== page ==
Proof (of Theorem): Using Lemmas 1 and 2, we can now prove that Kruskal’s algorithm always produces an MST.

Suppose T_K is not an MST, and let T be an MST. Order the edges of T_K by increasing weight. Take the first edge e of T_K that is not in T. Thus T \cup \{e\} has a cycle C. Let (S, \bar S) be the cut for e given by Lemma 2. Now, remove f \in C \cap T that crosses (S, \bar S. We have that weight(e) \le weight(f) and T \cup \{e\} \backslash \{f\} is a spanning tree.

Repeat this process for all edges of T_K not in T, and thus T_K is an MST.

The key idea of the proof is sometimes called the cut property.

Lemma 3 (Cut Property). Let X be a subset of edges of an MST of a graph G. For any edge e such that (1) e is a minimum-weight edge of a cut (S, \bar{S}) and (2) X \cap (S, \bar{S}) = \phi, there is an MST T s.t. X \cup \{e \} \subseteq T.

Using the cut property, we can prove that the following algorithm, called Prim’s algorithm, also produces an MST.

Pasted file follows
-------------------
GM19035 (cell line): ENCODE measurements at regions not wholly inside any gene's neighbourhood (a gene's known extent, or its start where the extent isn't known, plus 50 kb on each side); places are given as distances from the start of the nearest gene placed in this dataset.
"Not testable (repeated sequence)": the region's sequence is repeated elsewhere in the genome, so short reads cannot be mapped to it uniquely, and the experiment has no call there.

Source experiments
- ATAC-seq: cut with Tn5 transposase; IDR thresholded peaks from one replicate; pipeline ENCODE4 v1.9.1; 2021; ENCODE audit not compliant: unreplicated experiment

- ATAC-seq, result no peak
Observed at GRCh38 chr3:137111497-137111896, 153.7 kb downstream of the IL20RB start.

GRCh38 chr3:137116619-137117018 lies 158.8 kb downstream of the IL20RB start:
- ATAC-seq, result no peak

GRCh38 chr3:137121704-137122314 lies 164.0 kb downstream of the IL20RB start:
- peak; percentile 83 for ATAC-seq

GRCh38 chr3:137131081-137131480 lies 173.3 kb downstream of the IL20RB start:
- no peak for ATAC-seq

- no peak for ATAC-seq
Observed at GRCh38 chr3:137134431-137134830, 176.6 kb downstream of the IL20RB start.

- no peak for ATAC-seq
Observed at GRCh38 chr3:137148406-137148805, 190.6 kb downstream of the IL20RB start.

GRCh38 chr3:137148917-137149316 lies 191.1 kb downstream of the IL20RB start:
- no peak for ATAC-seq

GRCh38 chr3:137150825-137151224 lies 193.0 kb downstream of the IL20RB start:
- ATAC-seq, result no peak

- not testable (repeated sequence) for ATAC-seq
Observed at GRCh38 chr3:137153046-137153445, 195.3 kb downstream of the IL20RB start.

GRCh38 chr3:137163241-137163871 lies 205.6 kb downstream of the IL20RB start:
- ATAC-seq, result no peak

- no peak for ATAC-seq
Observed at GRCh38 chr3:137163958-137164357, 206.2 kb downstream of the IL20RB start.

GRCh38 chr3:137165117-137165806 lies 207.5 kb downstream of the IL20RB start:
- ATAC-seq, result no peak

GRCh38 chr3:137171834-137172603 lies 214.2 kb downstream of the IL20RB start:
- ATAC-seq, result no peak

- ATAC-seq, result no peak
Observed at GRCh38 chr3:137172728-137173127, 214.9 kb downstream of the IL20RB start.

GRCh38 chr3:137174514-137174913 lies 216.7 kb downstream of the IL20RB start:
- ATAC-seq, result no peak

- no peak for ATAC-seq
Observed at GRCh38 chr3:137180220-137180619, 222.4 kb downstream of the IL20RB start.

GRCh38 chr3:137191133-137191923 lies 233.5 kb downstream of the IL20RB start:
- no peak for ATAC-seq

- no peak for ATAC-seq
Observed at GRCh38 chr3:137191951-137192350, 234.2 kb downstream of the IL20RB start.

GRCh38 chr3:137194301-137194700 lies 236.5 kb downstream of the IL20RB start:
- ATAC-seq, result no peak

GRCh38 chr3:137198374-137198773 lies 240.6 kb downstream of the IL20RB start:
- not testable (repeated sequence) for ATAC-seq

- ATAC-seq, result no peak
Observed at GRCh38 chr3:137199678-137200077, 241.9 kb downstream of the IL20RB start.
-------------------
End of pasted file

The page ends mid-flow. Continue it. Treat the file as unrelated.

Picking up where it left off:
Running time of Kruskal’s algorithm: O(m \log n).

Sorting the edges once up front takes O(m \log n).

However, we also have to keep track of whether an added edge creates a cycle, i.e. when an edge connects two vertices in the same connected component. We can do this via a simple data structure.

For each vertex, introduce a component number, which is initially just the index of that vertex. When Kruskal’s algorithm adds an edge which connects two vertices with the same component number, we skip that edge because it creates a cycle. If the component numbers of the two vertices are different, then we relabel the vertices in the smaller component to the label of the larger component. Since we relabel the smaller component, the size of a vertex’s component at least doubles each time it is relabeled. Therefore a vertex’s label changes at most O( \log n) times. Thus the total cost of this data structure is O(n \log n).

Prim’s Algorithm:

Another algorithm to find the MST of a graph is Prim’s algorithm.

  • Start with any vertex, and mark it as visited.
  • Add the lightest weight edge from some visited vertex to an unvisited vertex; repeat until all vertices are visited.

As with Kruskal’s algorithm, its correctness follows from the cut property given above.

Running time of Prim’s algorithm: O(m \log n).